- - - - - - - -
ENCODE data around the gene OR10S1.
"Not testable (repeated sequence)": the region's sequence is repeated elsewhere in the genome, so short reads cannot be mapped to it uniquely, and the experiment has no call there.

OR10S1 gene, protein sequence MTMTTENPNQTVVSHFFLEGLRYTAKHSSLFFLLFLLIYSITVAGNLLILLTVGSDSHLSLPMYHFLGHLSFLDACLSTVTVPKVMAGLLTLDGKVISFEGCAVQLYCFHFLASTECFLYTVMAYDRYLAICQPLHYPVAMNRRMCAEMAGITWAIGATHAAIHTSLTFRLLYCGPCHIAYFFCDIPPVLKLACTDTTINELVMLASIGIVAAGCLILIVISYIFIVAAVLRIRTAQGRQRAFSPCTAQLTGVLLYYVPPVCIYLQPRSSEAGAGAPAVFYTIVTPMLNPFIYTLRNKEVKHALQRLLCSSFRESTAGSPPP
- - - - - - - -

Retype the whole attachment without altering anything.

ENCODE data around the gene OR10S1.
"Not testable (repeated sequence)": the region's sequence is repeated elsewhere in the genome, so short reads cannot be mapped to it uniquely, and the experiment has no call there.

OR10S1 gene, protein sequence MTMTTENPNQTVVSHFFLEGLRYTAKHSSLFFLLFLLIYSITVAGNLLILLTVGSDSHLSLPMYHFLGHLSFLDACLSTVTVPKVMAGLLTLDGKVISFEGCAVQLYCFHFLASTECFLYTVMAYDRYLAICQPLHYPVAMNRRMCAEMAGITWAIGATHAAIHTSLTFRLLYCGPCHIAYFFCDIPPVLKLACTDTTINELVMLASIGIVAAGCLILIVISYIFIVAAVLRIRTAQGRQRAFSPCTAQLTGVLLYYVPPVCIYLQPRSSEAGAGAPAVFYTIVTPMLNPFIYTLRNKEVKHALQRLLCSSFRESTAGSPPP